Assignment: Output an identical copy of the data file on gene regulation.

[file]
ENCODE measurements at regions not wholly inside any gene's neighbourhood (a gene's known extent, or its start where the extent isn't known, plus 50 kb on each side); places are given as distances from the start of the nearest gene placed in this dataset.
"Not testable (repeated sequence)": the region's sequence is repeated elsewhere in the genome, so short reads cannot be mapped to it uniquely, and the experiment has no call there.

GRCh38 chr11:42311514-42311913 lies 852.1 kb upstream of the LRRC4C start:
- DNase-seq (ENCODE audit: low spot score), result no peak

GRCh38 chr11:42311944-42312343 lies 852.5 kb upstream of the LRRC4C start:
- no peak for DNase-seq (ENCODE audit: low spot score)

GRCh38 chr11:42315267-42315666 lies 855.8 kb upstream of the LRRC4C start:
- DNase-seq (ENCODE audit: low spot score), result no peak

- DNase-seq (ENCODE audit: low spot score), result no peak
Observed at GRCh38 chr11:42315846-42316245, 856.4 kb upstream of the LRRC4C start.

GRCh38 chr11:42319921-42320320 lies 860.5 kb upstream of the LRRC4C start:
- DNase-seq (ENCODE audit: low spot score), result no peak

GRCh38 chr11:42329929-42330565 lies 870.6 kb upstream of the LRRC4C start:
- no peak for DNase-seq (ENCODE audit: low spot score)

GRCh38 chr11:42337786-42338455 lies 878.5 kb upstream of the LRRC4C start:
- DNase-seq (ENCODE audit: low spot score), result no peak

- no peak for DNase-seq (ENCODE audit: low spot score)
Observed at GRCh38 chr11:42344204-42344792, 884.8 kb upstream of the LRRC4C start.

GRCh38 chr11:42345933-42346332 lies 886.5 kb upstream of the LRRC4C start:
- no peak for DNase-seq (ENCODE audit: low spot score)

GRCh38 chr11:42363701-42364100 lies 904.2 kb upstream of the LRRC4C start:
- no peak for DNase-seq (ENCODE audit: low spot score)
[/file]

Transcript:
ENCODE measurements at regions not wholly inside any gene's neighbourhood (a gene's known extent, or its start where the extent isn't known, plus 50 kb on each side); places are given as distances from the start of the nearest gene placed in this dataset.
"Not testable (repeated sequence)": the region's sequence is repeated elsewhere in the genome, so short reads cannot be mapped to it uniquely, and the experiment has no call there.

GRCh38 chr11:42311514-42311913 lies 852.1 kb upstream of the LRRC4C start:
- DNase-seq (ENCODE audit: low spot score), result no peak

GRCh38 chr11:42311944-42312343 lies 852.5 kb upstream of the LRRC4C start:
- no peak for DNase-seq (ENCODE audit: low spot score)

GRCh38 chr11:42315267-42315666 lies 855.8 kb upstream of the LRRC4C start:
- DNase-seq (ENCODE audit: low spot score), result no peak

- DNase-seq (ENCODE audit: low spot score), result no peak
Observed at GRCh38 chr11:42315846-42316245, 856.4 kb upstream of the LRRC4C start.

GRCh38 chr11:42319921-42320320 lies 860.5 kb upstream of the LRRC4C start:
- DNase-seq (ENCODE audit: low spot score), result no peak

GRCh38 chr11:42329929-42330565 lies 870.6 kb upstream of the LRRC4C start:
- no peak for DNase-seq (ENCODE audit: low spot score)

GRCh38 chr11:42337786-42338455 lies 878.5 kb upstream of the LRRC4C start:
- DNase-seq (ENCODE audit: low spot score), result no peak

- no peak for DNase-seq (ENCODE audit: low spot score)
Observed at GRCh38 chr11:42344204-42344792, 884.8 kb upstream of the LRRC4C start.

GRCh38 chr11:42345933-42346332 lies 886.5 kb upstream of the LRRC4C start:
- no peak for DNase-seq (ENCODE audit: low spot score)

GRCh38 chr11:42363701-42364100 lies 904.2 kb upstream of the LRRC4C start:
- no peak for DNase-seq (ENCODE audit: low spot score)